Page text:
Thursday, March 21, 2013


After describing their ferocious sound in a review last week, guitarist BJ Rochinich and bassist Joel Wadsworth of Ancient Shores were both kind enough to answer some questions. Keep reading to learn more about one of the loudest bands on the loudest label, A389 Records. Wilderness, jazz, and busted heads; we’ve got it all:

Mister Growl: How did you decide on the name Ancient Shores and what does it mean to you?

Joel: The name to me means that we are able to try different sounds and not stick to one specific niche. From the beginning, the band has always been trying to be a little "off" and non-conventional sounding. I know I personally enjoy the fact that we don't have to stick to one specific sound to keep listeners engaged. It's very liberating to be able to walk into practice with an idea that is drastically different from the last idea presented and it be able to get fleshed out.

Mister Growl: Outside of music, what else has influenced your sound or approach to music?

BJ: I can not really substantiate anything other than "each other".  I can bounce any idea off of anyone else in the band in person at practice, or by sending ideas through the internet, or by simply talking about parts whenever I see one of my bandmates in public. The amount of feedback and rate of response has helped me develop as a songwriter; I appreciate everyone for that. Having earned the trust of other musicians has been essential for me.

Joel: When we were writing for the 12" split I was spending a lot of time on a job out in the woods in the middle of nowhere. I was walking along hillsides for days and to help pass the time I'd constantly be humming chord progressions in my head. Due to nothing but repetition I was able to remember a good portion of progressions that wound up on the record.  I'm sure a lot of great riffs didn't make it out of the woods though.

Mister Growl: How did your relationship with A389 develop?

BJ: Basically we sent them some music we had, and it went from there. Dom is great about listening to music; he loves music. If you watch the documentary piece about A389, you will see what I mean.

(Editor’s Note: This is ABSOLUTELY worth your time. - MG) 

Mister Growl: What's the local music scene like in Morgantown, WV? How has your city/geography impacted the band?

BJ: It is a great scene. A variety of music styles and bands exist in the area, and surrounding areas as well. Members of bands in Morgantown moved elsewhere but still play in their respective 'Morgantown' bands. It is really a good place to be to play and see music. It is also in proximity to a lot of cities that get good tour packages. I can not really provide evidence where the geography has impacted the band's music, but being close to cities where music is a significant part of their culture is pretty, pretty great. Driving in a region dense with mountains worsens our fuel efficiency. I do like West Virginia very much, though.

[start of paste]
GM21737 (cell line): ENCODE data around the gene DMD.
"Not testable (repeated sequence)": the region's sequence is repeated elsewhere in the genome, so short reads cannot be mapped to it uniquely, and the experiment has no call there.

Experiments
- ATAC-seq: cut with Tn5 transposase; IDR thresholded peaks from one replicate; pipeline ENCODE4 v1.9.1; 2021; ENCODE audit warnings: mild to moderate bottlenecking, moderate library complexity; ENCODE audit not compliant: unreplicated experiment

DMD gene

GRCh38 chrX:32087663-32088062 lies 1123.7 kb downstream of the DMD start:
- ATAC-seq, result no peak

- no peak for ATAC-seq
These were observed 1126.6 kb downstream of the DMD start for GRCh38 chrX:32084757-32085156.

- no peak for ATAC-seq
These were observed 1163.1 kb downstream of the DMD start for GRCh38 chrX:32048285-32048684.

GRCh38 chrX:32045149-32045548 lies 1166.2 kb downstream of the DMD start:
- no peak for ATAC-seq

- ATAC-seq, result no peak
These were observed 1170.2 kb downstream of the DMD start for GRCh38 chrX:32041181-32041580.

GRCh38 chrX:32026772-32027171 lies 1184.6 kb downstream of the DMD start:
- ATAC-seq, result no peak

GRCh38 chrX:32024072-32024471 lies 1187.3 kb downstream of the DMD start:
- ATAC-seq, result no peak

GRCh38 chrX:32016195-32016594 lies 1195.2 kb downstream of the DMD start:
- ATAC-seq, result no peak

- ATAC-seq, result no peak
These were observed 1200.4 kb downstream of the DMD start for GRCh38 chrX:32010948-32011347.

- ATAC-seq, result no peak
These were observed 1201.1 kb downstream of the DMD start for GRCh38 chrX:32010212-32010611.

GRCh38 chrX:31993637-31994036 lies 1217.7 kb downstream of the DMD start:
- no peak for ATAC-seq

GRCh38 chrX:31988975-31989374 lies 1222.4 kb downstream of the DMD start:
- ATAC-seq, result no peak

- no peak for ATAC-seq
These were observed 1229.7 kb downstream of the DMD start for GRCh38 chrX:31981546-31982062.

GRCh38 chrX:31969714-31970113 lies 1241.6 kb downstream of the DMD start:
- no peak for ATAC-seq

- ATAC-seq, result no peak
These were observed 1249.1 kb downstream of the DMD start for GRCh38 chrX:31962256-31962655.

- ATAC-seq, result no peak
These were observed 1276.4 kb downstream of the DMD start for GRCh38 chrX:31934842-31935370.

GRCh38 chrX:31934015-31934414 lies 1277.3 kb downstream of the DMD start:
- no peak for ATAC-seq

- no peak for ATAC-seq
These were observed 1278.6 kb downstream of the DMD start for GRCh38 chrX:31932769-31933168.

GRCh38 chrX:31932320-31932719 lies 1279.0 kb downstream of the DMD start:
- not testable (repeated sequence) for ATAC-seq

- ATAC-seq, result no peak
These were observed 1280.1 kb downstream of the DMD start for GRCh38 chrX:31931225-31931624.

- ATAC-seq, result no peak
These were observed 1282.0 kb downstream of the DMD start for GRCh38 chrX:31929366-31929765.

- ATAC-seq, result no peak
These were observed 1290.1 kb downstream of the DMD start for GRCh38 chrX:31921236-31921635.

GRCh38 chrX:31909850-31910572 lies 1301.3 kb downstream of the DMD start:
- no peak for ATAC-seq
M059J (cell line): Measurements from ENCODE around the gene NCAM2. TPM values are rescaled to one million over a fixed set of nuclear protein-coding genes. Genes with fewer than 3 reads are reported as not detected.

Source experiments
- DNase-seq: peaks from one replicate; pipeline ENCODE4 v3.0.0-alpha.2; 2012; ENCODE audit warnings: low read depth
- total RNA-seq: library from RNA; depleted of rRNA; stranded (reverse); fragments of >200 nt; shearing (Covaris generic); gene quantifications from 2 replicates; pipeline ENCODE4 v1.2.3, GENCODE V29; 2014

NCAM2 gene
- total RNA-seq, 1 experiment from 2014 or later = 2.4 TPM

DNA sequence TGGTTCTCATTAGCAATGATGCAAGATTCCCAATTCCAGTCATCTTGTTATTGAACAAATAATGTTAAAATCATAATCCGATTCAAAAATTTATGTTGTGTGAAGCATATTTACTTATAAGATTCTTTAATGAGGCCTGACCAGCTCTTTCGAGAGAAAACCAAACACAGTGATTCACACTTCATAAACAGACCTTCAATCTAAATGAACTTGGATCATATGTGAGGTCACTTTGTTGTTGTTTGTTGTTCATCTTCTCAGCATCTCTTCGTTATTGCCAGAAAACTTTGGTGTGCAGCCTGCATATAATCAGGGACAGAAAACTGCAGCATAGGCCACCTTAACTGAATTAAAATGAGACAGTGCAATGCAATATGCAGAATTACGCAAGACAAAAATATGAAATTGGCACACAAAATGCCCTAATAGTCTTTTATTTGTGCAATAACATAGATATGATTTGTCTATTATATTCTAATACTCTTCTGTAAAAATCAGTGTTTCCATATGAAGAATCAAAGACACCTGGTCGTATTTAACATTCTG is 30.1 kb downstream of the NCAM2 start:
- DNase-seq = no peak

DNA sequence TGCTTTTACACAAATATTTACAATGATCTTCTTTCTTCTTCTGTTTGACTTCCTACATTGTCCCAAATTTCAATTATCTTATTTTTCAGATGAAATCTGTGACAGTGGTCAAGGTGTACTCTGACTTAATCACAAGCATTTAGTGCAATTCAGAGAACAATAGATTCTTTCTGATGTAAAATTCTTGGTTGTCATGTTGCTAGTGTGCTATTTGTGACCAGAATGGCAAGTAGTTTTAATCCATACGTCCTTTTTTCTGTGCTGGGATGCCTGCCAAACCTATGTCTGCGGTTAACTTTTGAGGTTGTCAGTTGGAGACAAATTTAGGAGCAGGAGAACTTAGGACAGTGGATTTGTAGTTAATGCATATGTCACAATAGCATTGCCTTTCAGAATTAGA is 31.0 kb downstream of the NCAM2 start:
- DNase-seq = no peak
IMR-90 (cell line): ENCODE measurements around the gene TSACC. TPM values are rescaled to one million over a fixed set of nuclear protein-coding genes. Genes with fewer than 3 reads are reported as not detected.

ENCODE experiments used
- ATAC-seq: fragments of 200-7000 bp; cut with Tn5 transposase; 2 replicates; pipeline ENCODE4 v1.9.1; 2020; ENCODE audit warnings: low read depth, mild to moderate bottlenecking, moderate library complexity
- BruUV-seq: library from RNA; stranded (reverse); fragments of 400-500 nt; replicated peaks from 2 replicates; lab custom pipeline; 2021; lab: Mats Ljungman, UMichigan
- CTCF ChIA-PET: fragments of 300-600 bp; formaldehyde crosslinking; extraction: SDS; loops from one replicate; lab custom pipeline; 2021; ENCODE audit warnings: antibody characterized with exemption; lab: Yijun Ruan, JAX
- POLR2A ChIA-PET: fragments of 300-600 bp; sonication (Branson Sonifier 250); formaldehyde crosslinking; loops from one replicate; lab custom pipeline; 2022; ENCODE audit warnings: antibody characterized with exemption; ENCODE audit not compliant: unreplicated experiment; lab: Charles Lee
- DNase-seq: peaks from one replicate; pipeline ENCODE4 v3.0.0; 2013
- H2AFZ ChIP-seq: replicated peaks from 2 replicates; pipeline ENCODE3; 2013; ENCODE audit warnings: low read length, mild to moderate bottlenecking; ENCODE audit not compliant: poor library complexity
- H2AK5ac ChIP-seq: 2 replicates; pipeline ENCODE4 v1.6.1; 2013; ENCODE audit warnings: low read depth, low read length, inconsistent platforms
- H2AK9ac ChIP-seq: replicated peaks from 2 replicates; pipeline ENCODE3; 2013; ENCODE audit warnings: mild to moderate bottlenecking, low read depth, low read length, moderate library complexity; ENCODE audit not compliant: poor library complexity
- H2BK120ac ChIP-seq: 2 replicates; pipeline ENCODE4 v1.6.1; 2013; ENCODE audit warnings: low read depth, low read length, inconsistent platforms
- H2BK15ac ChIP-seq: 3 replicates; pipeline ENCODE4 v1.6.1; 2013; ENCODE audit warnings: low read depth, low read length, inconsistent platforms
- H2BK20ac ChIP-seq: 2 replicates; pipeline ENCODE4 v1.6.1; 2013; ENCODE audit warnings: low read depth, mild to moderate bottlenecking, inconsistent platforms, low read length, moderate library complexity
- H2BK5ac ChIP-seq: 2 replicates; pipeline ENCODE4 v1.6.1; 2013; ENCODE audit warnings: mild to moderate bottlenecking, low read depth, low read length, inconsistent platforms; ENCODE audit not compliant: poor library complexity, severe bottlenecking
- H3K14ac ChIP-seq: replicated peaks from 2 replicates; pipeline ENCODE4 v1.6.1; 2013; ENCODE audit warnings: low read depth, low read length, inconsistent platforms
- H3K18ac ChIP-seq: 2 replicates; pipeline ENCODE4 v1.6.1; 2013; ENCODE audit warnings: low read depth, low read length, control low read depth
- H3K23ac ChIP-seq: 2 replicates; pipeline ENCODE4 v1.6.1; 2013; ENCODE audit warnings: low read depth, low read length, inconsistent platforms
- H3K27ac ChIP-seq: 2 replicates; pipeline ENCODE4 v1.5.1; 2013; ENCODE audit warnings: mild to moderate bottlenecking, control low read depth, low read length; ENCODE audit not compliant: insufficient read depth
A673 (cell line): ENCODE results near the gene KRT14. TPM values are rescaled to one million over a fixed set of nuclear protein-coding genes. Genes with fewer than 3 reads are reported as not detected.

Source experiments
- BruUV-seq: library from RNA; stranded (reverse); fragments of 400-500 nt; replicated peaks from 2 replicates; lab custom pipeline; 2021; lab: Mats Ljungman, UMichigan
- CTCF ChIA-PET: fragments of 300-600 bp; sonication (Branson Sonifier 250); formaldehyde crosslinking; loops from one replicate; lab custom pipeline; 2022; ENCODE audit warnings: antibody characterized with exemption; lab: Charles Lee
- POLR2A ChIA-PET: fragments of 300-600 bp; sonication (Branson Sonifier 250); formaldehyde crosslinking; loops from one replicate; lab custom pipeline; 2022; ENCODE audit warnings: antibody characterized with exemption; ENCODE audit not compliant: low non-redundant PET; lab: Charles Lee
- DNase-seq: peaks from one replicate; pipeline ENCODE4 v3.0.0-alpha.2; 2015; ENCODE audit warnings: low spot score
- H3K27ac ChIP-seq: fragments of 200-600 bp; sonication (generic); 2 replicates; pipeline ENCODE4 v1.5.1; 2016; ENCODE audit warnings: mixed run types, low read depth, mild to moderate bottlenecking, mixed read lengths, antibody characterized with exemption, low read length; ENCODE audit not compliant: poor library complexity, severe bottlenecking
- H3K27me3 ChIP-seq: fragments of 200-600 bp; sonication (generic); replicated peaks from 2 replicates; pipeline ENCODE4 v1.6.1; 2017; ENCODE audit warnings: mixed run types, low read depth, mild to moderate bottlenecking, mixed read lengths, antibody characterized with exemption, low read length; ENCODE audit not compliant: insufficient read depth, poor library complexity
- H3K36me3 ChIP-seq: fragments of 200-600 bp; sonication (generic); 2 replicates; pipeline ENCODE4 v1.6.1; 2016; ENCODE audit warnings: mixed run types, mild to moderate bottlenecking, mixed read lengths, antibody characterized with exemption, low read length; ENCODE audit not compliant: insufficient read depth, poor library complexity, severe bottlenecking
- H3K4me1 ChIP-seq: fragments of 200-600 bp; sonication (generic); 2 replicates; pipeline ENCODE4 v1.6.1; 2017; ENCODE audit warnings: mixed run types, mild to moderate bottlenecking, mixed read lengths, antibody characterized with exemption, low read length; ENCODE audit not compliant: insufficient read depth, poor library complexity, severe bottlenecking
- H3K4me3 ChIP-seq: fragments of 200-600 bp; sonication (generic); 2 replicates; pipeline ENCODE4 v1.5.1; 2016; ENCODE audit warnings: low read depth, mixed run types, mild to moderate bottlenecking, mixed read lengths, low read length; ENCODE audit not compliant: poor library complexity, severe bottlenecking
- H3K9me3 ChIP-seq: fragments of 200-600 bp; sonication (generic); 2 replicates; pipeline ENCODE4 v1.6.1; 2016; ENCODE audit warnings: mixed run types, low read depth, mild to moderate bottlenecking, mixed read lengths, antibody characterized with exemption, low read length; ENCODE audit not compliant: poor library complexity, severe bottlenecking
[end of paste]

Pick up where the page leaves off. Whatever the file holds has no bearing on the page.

Joel: I live about two hours south of Morgantown and Greg lives around an hour northwest. Being separated makes for very efficient practices when we all get together. They're more focused and there's a lot less bullshitting while we have our amps on since we don't get four practices in a week. For me it makes for shows mean a little more too. I don't get to see the guys that often so it's cool that when I do it pretty much always involves loud, awesome music.

Mister Growl: Most surprising album you love?

BJ: John Coltrane's Meditations is an album that I really enjoy that may surprise some. I think it has things that Coltrane did carefully, but at the same time it can not be diagnosed by just musical experts or just people who skim or skip around through a records content. It is polarizing in that people at both end of the spectrums of appreciation think its aimed right at them. Meditations should be experienced.

Joel: I don't really have any that would be surprising to me. Everyone's got their thing and music that's theirs. In terms of an album that caught me off guard and actually surprised me I'd probably have to go with Isis - Oceanic. That record completely changed the way I thought about music and the creation of music. At that moment it surprised me because I wasn't listening to longer drawn out pieces of music. In the overall context of time it's not surprising I love that album because it's perfect.   

 Mister Growl: How receptive have listeners from outside the heavy music community been to your band?

BJ: I personally can not even tell. We have great friends with eclectic tastes that support us no matter what. It's possible they hate the tunes, but they would not tell us. I think our friends and anyone that does listen to us sense that we love writing music and at least work at it. Our friends and relatives are amazing supporters.

Joel: Yeah, that's tough. I don't know how many people who listen to music outside of heavier styles would be actively reaching to listen to us. In a live setting, people can be swayed with the visual part just as much as the audio. Greg busted his head open during our last set and people really got into his intensity. We didn't play with any other bands that were "heavy" in a traditional sense so it's hard to say.

Mister Growl: If Ancient Shores had to have a mascot what would it be?

BJ: An empty field.

Mister Growl: What's been the most insane moment at one of your live shows?

BJ: Playing on a stage that Black Flag also played.

Mister Growl: What projects are you currently working on?

Joel: Starting the writing process over. Some of the guys are in other bands too. Check out Sweet Life, Sleepwalker, Karma to Burn, and Pat Pat.

Many thanks to BJ and Joel for their time! Follow the links below to support the band and the label, it’s well worth your beer money. Also, thanks to Andy Pickens for the band photo.


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